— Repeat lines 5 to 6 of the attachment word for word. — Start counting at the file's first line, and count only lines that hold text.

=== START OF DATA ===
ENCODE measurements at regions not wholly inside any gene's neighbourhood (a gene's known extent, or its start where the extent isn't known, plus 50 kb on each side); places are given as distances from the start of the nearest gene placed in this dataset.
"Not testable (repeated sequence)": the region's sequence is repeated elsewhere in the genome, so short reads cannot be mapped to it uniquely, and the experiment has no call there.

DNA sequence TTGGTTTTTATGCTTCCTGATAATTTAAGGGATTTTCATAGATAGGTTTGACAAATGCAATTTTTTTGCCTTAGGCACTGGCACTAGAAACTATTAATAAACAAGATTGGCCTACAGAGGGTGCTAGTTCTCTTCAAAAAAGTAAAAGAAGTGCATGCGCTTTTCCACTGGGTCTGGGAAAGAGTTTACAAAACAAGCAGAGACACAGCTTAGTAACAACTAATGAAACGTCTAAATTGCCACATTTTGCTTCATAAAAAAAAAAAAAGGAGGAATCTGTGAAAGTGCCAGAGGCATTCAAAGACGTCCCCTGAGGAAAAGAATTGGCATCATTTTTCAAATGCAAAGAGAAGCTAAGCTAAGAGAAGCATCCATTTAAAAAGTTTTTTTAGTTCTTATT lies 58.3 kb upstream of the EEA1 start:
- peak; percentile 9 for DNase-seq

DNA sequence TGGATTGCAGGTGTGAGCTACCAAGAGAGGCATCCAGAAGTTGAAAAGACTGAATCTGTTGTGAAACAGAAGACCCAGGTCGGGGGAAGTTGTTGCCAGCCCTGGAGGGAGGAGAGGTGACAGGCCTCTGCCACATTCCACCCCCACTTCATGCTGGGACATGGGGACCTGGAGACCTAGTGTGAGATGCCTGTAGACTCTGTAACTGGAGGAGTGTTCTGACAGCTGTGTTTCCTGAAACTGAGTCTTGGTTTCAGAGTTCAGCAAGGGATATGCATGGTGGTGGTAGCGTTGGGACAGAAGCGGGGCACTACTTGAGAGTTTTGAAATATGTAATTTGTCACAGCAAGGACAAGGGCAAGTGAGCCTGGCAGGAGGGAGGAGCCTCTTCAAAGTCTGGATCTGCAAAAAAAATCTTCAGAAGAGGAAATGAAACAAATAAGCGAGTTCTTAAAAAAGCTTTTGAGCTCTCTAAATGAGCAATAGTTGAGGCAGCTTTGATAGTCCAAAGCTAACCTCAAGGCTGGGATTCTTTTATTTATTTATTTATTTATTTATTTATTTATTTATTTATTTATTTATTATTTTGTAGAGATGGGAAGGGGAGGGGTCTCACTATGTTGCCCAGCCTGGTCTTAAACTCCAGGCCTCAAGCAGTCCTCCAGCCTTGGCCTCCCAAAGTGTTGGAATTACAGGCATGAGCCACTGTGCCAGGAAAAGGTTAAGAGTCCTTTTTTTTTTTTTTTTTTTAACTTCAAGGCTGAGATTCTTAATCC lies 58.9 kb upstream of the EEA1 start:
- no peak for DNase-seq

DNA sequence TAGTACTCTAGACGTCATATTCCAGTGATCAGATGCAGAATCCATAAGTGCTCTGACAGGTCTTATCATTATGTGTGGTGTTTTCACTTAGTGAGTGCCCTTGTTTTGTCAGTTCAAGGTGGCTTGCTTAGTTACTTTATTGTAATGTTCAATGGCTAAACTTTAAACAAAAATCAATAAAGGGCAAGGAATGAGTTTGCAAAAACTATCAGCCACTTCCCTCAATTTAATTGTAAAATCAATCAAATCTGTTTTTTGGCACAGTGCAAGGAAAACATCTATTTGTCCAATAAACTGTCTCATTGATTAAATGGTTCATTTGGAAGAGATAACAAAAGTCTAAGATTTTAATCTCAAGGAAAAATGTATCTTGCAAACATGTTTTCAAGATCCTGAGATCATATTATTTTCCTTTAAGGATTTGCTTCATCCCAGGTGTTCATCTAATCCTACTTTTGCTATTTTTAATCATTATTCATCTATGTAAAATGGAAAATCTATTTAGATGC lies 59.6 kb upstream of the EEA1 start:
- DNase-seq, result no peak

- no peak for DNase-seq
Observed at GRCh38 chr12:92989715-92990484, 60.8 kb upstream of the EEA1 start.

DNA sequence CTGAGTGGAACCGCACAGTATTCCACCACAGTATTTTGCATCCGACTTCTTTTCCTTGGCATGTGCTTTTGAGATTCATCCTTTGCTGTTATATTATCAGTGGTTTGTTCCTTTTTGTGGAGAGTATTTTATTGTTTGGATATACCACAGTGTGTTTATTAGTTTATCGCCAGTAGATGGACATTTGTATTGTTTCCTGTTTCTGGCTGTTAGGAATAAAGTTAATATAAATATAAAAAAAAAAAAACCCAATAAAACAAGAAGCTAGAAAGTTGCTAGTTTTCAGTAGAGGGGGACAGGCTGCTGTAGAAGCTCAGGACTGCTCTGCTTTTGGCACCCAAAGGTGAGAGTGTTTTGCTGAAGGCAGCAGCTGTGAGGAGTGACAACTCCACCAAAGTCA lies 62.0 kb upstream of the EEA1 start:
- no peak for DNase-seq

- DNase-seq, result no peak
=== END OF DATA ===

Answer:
DNA sequence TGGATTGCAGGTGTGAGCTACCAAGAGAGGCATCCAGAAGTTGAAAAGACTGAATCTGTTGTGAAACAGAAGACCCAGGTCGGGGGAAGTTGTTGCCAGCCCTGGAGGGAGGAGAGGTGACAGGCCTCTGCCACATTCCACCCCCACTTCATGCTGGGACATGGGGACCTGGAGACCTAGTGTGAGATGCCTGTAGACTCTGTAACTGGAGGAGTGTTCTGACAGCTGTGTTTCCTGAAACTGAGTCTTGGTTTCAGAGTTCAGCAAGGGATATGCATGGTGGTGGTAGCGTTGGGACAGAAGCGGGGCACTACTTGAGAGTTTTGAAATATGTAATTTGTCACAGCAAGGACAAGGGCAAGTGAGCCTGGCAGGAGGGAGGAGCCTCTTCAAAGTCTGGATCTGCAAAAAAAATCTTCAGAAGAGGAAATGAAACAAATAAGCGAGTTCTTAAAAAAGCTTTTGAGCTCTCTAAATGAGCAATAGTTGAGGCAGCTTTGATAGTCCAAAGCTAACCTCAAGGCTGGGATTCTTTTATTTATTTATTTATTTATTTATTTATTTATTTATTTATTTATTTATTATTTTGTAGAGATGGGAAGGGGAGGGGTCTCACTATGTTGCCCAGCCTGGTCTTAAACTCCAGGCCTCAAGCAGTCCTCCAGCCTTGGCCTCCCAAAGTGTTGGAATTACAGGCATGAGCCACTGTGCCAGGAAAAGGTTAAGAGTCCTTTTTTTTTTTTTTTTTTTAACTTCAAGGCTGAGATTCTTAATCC lies 58.9 kb upstream of the EEA1 start:
- no peak for DNase-seq